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FIFA Course an Experience of a Lifetime

I realized last week that my FIFA coaching certificate was still in the possession of the school where I used to work. I asked to get it back from the HR Department and now it is in my possession. I received the certificate for completion of a coaching course that was given by the international football federation as far back as 1988.

The event was well-covered by the media at the time that it was held; but it has been so long since that except for a small circle of football aficionados it has been all but forgotten. That is why I write this piece while I still have recollections of it.

The course was called the FIFA/Coca-Cola World Football Youth Academy and held from 5-11 August 1988 at the Century Park Sheraton Hotel in Malate, Manila. Participants were billeted at the same hotel.

I received a letter of invitation to attend from the Philippine Football Federation; and although I am not one hundred per cent certain now, I seem to remember that I went as the representative of what used to be the Football Association of Southern Tagalog.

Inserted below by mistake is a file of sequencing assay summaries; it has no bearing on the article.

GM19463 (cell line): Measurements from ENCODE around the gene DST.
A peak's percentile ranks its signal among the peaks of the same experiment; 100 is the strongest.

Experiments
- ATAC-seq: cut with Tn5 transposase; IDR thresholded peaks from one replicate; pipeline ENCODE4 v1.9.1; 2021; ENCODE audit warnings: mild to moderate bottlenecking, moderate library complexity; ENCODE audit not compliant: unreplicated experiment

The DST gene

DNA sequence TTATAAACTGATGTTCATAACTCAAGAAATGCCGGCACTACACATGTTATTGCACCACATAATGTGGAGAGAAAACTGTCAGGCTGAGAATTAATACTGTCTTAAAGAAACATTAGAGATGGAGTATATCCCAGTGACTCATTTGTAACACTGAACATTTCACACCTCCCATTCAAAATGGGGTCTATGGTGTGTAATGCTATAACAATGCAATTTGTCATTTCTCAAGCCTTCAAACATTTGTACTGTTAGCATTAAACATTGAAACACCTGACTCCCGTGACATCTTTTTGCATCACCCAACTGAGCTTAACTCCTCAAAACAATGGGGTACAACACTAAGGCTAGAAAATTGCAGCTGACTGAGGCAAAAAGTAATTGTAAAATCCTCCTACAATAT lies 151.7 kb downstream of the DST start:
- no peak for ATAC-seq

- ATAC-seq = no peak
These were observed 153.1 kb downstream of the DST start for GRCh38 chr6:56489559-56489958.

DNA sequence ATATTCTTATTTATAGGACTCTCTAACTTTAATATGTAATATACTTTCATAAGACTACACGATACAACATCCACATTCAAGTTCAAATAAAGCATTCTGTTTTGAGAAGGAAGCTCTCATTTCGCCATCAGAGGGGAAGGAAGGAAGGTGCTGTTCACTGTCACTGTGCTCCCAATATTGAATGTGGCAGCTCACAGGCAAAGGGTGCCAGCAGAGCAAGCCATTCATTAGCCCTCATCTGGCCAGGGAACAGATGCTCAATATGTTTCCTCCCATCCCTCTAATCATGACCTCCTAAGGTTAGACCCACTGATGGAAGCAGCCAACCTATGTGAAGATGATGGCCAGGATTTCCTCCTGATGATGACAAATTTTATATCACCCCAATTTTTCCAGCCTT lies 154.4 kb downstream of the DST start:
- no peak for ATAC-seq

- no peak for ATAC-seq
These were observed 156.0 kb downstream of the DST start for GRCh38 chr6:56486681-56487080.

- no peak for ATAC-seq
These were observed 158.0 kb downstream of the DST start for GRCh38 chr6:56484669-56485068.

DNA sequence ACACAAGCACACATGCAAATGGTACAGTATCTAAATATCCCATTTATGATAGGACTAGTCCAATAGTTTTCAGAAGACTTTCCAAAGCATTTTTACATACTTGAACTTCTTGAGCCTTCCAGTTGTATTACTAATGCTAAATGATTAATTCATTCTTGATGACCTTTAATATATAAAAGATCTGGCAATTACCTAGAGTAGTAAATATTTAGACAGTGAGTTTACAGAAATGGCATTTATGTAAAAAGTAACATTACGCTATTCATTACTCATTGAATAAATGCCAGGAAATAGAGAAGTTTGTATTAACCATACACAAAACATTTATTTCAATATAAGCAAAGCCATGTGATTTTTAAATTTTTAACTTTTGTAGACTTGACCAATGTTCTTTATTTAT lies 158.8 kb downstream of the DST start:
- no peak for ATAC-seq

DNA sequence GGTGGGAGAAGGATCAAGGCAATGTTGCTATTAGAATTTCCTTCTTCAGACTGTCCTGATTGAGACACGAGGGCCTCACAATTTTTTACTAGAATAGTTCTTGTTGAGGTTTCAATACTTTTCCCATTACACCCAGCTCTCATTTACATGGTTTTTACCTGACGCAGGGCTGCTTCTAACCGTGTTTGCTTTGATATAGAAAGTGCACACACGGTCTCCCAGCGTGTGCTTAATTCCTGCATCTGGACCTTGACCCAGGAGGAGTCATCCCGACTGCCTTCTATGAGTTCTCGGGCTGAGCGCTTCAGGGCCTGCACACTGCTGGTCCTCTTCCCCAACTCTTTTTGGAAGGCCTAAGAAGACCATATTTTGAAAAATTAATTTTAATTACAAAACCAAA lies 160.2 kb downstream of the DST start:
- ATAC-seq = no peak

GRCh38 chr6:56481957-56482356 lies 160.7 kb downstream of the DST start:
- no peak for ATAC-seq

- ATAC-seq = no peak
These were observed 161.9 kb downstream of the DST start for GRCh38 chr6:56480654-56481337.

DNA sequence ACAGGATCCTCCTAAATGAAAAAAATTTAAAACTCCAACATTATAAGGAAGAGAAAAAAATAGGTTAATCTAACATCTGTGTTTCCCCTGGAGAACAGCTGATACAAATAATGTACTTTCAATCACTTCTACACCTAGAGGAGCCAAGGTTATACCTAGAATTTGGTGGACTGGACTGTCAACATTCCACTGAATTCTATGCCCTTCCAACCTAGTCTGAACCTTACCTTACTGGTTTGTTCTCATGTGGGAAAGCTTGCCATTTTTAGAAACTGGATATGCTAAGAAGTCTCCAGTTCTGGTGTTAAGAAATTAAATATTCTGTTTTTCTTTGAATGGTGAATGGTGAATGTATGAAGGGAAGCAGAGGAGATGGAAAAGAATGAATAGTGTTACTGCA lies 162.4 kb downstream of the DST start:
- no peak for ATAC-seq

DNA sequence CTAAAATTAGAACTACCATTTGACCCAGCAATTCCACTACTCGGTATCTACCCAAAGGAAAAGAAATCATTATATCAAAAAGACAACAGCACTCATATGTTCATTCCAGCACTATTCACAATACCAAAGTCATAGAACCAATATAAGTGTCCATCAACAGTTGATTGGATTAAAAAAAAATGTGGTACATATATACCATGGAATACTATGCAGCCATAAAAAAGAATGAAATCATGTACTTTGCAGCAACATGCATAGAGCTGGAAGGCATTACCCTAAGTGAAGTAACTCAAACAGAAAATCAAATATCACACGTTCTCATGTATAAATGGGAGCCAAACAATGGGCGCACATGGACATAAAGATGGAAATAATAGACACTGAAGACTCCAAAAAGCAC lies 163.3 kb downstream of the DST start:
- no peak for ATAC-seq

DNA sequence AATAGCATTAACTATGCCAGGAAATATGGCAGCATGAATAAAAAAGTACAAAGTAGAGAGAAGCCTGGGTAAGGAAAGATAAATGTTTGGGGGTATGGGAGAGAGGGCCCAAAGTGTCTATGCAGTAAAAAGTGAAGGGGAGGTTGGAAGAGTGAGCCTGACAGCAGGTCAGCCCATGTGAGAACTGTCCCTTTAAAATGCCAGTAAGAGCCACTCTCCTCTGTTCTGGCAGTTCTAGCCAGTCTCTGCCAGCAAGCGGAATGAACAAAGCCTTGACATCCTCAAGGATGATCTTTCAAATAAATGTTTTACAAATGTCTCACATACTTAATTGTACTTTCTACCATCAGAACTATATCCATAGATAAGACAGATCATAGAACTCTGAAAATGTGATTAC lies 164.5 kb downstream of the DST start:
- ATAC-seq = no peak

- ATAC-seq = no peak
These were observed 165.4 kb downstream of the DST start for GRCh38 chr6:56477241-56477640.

I knew most of the other participants because the football community was very small then. Many were coaches of schools that were members of a league that we joined that year, the Rizal Football Association or RIFA.

Among these were Hans Smit of DLSZ, the late Chris Monfort of Ateneo, Bob Salvacion of Claret, Mario Guison of Colegio San Agustin and Aris Caslib of San Beda. There were many others and I apologize to those I fail to mention; but it has been twenty-four years since.

Except for an occasional invited speaker every now and again, almost the entire course was given by Dettmar Krämer of the German Football Association. The name will draw blanks in the faces of the younger generations; but to my generation it was like coming face-to-face with Michael the Archangel if not God Himself.

Not only was he involved at one time or the other with the West German national team – his time was before reunification – he also coached Bayern München to success in the European Cup. This was the forerunner of what is now known as the UEFA Champions’ League.

I do not recall that the course gave anything that was not readily available in off-the-shelf coaching manuals. As it was made clear from the beginning, we were to be given the methods; but the use of these was entirely up to each individual coach.

What made the course the experience of a lifetime was the speaker himself. Everyone listened open-mouthed when he used as examples household names like Johan Cruyff, Franz Beckenbauer and Gerd Müller.

These were the world-class players of my generation. Cruyff, for instance, was generally regarded as the best player in the world after Pelé’s retirement from international football. Beckenbauer, meanwhile, was regarded as the world’s best defender and Müller among the greatest goalscorers of all time.